Invasion of the Body Snatchers (1956)
One of the great classic cinematic storylines is that of Invasion of the Body Snatchers (1956). Especially in light of all the recent invading-alien movies (wasteful Battleship and Skyline come to mind), and the related spate of superhero movies (the recent Avengers for example was a yawner), the body snatcher concept shines as a refreshing novelty. The aliens here are much more clever — they don’t want to blow up the White House or generally kill all human beings; rather, they see fit to exploit our resources by taking over each person one by one.
As it turns out, and contrary to the Hollywood tradition, there are three tellings of this story which I have seen, and all three are excellent. And watching one in no way should preclude watching the other two. Each of the three are strong and unique enough to hold up on their own and be undiminished by a prior viewing of the others.
A while back I had the pleasure of seeing the original 1956 black & white film. This is such a strong thriller of its era that it could be mistaken for a Hitchcock production. If you haven’t seen it, do so. It’s not just the original take, but a great, even masterful film. We would be so lucky if the average big-budget movie of our current era could hold a candle to this exciting classic.
Nicole Kidman starred in a remake called The Invasion (2007, also with Daniel Craig). This telling of the story features something of a variant in that Nicole Kidman is the central character, as opposed to the duo-on-the run of 1956. As such, she takes on a more heroic position than the woman in the original: she is a psychiatrist with a doctor friend (Craig) who together can use scientific methods to track down the invading species, all while dodging alien-invaded humanoids and protecting her young son.
There’s a certain something about Nicole Kidman in her movies of the past decade that can be off-putting. I’m not sure why, because I love her earlier performances in Dead Calm and Eyes Wide Shut. I think sometimes I sense an artifice about her. Probably I’m just remembering the debacle Australia (2008), as she is a very good actress when called upon to be so. In any case she’s great in this Invasion, a very good and sophisticated personal thriller.
The third take on this story is The Faculty (1998), where the invasion is centered at a high school. In this case, a group of young and temperamental students including super-hot Jordana Brewster discover things are amiss with certain people around them, especially their teachers. A highly entertaining take on the Invasion theme, with the added dynamic of growing distrust among the protaganist-group’s members, akin to The Mist (previous post). Boosted by deliciously evil “faculty” and staff performances by Piper Laurie (Twin Peaks), Salma Hayek (who I like here, for a change), Jon Stewart (from the Daily Show and another ensemble piece of 1998, Playing By Heart), and Bebe Neuwirth (Cheers/Frasier) as the principal. A lot of fun.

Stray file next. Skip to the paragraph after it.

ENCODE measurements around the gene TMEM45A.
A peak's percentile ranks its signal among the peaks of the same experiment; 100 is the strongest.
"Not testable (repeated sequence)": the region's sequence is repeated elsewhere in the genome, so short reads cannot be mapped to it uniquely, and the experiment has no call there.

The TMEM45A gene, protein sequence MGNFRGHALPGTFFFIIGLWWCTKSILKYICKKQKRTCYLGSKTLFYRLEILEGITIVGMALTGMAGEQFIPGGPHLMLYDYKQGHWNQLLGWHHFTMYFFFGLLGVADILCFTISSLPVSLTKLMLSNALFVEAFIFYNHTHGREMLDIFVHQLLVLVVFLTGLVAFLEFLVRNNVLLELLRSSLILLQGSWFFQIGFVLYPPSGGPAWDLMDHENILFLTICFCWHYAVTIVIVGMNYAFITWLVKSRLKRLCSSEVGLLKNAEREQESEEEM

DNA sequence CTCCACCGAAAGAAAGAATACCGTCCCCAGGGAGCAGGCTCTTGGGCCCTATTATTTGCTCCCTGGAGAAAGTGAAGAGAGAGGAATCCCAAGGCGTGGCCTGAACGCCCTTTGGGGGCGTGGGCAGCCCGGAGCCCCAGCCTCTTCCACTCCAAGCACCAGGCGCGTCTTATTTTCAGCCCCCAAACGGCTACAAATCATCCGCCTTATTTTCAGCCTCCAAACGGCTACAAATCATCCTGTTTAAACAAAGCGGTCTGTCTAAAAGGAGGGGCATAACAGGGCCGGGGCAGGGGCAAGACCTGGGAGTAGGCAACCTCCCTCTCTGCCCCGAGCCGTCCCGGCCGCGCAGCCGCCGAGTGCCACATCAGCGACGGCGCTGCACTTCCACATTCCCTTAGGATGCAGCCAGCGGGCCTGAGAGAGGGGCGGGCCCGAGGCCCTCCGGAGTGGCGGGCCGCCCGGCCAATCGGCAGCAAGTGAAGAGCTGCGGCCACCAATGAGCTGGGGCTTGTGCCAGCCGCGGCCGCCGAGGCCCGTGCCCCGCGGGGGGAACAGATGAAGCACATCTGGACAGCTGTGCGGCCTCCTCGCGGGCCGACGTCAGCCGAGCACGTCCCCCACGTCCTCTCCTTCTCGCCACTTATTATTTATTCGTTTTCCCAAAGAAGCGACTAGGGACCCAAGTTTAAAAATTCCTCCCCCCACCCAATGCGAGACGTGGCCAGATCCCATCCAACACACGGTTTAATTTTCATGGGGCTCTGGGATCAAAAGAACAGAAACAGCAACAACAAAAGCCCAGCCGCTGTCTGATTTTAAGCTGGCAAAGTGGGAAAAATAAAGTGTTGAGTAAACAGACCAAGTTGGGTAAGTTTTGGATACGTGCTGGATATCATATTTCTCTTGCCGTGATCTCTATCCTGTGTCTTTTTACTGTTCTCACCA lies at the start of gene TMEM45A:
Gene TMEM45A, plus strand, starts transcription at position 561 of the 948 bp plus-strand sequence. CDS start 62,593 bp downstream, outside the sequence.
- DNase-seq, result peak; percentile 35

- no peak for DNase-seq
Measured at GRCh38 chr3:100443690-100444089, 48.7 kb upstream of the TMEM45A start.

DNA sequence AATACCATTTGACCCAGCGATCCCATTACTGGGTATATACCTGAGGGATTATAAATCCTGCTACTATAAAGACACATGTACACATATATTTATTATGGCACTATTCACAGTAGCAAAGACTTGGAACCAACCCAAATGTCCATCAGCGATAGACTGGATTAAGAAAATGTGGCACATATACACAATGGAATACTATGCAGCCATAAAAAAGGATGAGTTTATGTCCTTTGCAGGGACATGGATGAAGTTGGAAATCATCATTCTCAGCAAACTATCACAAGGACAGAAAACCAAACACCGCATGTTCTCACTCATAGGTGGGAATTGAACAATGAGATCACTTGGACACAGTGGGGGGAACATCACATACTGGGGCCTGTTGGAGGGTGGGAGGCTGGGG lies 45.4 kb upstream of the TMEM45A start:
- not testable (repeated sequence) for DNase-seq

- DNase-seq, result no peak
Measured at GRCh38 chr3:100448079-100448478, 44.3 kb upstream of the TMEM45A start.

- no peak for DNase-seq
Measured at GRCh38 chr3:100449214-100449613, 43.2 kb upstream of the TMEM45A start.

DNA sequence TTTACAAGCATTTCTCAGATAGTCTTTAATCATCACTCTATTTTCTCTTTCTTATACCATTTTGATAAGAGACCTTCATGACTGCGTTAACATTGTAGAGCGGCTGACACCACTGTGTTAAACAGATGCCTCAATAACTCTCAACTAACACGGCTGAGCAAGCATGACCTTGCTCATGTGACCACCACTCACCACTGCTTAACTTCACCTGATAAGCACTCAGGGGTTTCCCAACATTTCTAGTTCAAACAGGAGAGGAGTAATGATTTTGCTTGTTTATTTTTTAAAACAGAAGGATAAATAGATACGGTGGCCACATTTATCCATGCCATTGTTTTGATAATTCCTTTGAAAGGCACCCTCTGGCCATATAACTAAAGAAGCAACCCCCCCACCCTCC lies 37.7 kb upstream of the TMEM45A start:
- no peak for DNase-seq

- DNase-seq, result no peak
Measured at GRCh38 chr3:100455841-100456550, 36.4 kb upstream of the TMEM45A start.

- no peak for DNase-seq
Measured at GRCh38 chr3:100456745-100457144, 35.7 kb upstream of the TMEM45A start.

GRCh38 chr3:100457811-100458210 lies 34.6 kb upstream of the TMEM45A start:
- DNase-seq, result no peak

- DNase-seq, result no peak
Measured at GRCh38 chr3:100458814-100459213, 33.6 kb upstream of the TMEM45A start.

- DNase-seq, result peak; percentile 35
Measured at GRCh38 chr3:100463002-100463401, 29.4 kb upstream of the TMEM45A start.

* * *
When I think of movies, I think of other movies. That’s how my mind works and I can’t help it. So what comes to mind now? The Matrix, of course. Just a brief plug here. I think I’ll have a future post on the highlights of 1999, and a terrible atrocity called the 72nd Academy Awards.
If you haven’t seen The Matrix, I am a little surprised. It’s constantly being shown on TV, but it deserves to be watched start-to-finish uninterrupted. It is a great sci-fi tale and completely essential viewing for movies of the last 15 years. More later on this one. If you haven’t seen it, make sure you watch the original 1999 version. I don’t know that the 2 sequels were poor; in fact they might be quite good. But they cannot match the original ground-breaking Matrix.
And finally, some whimsy.
The farce Mars Attacks! (1996) by Tim Burton is an absolute delight. Besides poking good fun at the alien-invasion concept (this time an overt invasion, not the subtle type of the Body Snatcher movies), this movie also succeeds on a dramatic level à la Men In Black I & II, that is, enough of a plot to keep it interesting without getting in the way of the comedy. With a great, all-star cast headlined by Jack Nicholson playing the U.S. President.